2019 Brewery Updates pt 1: The Concept

I am always tweaking things in the brewery. Motivation for these changes vary, but usually start with a curiousity and snowball from there. This year’s updates have been related to an idea I’ve been sharing for recirculating mash systems. These types of breweries require recirculation that is quick enough to keep wort well mixed such that temperature readings are representative (minimal lag and stratification), heat exchange is effective (ideally somewhat turbulent flow), and mash solids (coagulated proteins, lipids, various grain material) suitably suspended to prevent scorching and other issues. At the same time, the draw/return rate from the mash lauter tun must be low enough as to not cause grain bed compaction, vectoring, etc.

My idea is not unique, but I haven’t seen it used by another homebrewer anyways. It involves a high flow rate “loop” in a breweries plumbing, which should prevent the formation of excess pressure across the grain bed (i.e. can work as a wort grant, essentially), and also allows higher flow rates in a HERMS coil or RIMS heater without requiring a high draw/return from the mash lauter tun. I don’t know exactly what to call this modified design. RIMS+loop and HERMS+loop?

Some brewers, myself included, have been reducing the wattage of their inline heater during the mash recirculation process. This remains as a good, common-sense idea, though I expect that with this kind of system you may not find that is necessary. I personally will be experimenting with gradually lifting the limiter I apply during mash recirculation.

Everything is perhaps best explained diagrammatically. Check out Figures 1 through 3 for plumbing and flow paths during mash recirculation, lautering, and whirlpool. The descriptions contain lots of extra details.

Figure 1: This diagram shows the mash recirculation process. Line thickness indicates the relative flow rates. You can see that a high flow rate is maintained in a loop containing an inline heater (for RIMS anyways, though the idea would work as well for HERMS) and the pump. A relatively low flow rate is maintained for actual mash lauter tun draw and returns. This offers a safety advantage over a no-loop RIMS system, in that if there are permeability issues with your grain bed, liquid will continue to move across the inline heating element and your temperature sensor should continue to be accurate if placed within the loop. Ideally this situation does not happen due to the ability of the loop to function like a wort grant – preventing the formation of excessive pressure across the grain bed.

Figure 2: This figure depicts the lautering process. It is very similar to Figure 1- a higher velocity pump-heater loop is involved (which could be used for heating to mash runnings to a mash out temperature, or just used passively), with a lower draw rate from the mash lauter tun. The pump-heater loop again provides some of the functionality of a wort grant in theory.
Figure 3: This figure depicts whirlpool process, which can be carried out as usual.

Next steps

This will surely require some optimization on my part. I expect that it is not suitable for most homebrewer pumps (e.g. smaller chugger or march pumps), though I could be wrong (I use a 1/2 hp sanitary centrifugal pump).

In terms of “dials to tweak” that I have with my brewery using this design, I now have a couple full port quick clean ball valves for my mash lauter tun and boil kettle return ports which should offer reasonable flow rate control. I also have VFD pump control which can control the flow rate and pressure of the pump-heater loop. There is also a small amount of flow rate control possible with the butterfly valves throughout my brewery – but not much!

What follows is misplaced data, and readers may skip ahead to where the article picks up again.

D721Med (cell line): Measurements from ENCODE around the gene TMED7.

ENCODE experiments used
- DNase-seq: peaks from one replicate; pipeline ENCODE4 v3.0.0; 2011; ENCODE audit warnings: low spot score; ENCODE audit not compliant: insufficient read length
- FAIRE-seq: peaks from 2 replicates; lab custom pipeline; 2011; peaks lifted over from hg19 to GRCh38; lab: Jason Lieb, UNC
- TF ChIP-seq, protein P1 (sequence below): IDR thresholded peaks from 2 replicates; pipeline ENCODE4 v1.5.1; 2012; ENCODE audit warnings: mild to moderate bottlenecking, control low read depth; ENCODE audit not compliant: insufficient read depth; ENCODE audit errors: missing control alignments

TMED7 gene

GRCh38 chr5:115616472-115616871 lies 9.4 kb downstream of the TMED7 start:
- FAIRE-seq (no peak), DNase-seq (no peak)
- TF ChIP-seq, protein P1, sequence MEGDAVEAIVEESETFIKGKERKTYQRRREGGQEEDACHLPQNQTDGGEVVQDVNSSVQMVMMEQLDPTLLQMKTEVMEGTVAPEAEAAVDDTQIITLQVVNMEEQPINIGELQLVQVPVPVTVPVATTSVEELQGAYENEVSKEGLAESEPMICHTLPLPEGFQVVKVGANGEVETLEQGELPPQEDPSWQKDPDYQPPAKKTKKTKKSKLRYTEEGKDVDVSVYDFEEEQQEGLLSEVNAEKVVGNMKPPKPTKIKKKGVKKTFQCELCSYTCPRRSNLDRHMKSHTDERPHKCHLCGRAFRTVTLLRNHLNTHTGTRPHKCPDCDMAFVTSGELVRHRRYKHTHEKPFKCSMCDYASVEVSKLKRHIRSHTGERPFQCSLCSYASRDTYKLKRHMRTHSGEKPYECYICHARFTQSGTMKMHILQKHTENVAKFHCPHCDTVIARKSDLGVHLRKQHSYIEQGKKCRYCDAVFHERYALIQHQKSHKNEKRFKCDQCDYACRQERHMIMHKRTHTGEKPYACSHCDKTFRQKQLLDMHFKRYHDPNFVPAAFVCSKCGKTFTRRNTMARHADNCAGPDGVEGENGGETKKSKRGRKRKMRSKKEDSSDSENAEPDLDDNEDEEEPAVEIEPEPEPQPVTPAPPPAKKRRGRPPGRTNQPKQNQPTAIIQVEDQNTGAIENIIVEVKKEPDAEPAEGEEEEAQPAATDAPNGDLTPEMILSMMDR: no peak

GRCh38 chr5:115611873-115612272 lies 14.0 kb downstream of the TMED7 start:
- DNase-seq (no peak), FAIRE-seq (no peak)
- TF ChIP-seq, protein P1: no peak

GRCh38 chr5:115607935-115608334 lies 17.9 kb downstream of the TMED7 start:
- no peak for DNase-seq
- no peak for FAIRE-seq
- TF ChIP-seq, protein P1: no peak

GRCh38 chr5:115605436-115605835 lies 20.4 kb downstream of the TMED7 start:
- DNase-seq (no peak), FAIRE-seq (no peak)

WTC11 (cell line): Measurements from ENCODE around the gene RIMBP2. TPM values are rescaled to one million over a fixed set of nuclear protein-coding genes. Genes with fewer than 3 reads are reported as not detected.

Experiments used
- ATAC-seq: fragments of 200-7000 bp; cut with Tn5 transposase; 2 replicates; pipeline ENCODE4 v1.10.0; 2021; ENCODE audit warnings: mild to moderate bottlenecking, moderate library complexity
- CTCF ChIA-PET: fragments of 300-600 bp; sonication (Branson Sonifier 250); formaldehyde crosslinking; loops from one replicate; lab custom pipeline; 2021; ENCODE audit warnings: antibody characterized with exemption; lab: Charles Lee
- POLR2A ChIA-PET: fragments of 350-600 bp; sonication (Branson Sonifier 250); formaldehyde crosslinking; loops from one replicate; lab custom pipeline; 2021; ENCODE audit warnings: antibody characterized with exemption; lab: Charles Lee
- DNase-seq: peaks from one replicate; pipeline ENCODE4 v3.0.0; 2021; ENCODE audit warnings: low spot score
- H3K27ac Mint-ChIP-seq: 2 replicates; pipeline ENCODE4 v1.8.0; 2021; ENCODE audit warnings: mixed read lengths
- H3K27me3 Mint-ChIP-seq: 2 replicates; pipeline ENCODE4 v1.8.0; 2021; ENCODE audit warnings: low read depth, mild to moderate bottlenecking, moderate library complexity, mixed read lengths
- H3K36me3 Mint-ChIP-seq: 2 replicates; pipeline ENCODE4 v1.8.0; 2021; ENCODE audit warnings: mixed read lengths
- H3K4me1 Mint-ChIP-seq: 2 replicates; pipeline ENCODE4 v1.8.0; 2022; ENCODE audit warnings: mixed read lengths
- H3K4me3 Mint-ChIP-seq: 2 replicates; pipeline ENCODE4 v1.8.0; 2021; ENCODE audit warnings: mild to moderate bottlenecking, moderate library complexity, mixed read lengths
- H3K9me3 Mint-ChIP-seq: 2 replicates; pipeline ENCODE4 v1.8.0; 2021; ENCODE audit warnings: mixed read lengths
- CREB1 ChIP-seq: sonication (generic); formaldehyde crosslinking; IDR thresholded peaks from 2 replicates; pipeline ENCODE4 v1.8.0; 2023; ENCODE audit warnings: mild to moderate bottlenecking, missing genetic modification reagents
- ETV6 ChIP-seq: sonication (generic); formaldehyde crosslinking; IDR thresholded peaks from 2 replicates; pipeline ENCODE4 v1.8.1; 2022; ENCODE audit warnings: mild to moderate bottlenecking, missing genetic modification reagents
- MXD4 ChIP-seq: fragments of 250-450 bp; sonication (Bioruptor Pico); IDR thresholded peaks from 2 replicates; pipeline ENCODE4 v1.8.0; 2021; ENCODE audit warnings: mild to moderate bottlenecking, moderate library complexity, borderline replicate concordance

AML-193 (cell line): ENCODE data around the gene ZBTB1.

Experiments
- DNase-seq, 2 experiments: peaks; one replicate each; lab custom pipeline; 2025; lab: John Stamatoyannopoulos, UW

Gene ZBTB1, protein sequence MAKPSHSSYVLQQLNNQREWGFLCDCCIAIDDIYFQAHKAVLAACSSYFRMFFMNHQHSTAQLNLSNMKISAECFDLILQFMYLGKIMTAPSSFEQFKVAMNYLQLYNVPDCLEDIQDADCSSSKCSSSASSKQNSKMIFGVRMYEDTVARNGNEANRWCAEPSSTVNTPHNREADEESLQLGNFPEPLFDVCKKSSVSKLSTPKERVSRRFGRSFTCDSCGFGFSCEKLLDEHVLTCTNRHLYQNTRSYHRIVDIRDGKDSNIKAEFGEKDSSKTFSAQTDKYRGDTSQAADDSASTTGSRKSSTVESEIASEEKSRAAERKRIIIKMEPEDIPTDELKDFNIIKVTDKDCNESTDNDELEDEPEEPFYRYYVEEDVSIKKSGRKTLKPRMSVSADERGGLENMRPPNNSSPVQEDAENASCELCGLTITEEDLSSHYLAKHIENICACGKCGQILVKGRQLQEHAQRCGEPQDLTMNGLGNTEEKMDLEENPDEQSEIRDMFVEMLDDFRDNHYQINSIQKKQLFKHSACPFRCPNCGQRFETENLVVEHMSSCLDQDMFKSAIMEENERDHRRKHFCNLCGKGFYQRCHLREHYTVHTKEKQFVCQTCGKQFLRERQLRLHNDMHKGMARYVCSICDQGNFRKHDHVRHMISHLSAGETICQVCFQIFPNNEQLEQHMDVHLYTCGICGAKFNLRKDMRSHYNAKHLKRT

I have some concern over the generation of excessive wort shear. I have not researched this sufficiently, but my understanding is that it can be damaging to wort quality in ways. Certainly it can disrupt coagulations of proteins and lipids, possibly allowing these materials to be carried further through the brewing process than might be ideal. Perhaps having impacts to beer stability or clarity. Whether proteins are actually degraded somehow seems unlikely to me with the forces that I would be generating… but not an expert here (yet).

I was able to implement the plumbing changes without really buying any new tri clamp pieces – I’ve amassed enough at this point to experiment with whatever idea I might have, which is handy. The valve tree had some inspiration from the SSbrewtech nano systems.

I would very much like to incorporate one or two sight glasses to my revised plumbing. These are very useful in monitoring the brewing process (e.g. mash running clarity, flow rate), but I have not found a great placement for them yet.

I also have to make a new brew stand or modify my existing one to work with my new plumbing. Pump placement, spacing, support locations are all slightly different. I am leaning towards making a completely new stand from lumber in case I end up wanting to go back or something. The materials are very cheap and already on hand, so no issues there.

Review of OBK’s “grain defender” false bottom

During the craziness of the holiday shopping season, one of my favourite homebrew equipment and ingredient suppliers, Ontario Beer Kegs put their false bottoms on sale… I’d been eyeing up one for awhile and couldn’t resist ordering one even though it wasn’t officially designed to fit my mash tun. Continue…

PID tuning method for electric breweries

Proper specification of PID controller settings ensure that target temperatures are met quickly but not overshot, and cycling of temperature, or more formally, the process variable, is minimized. In an electric brewery, PID settings will be system specific, and will be especially determined by element wattage, liquid volumes, recirculation speed, and other environmental variables.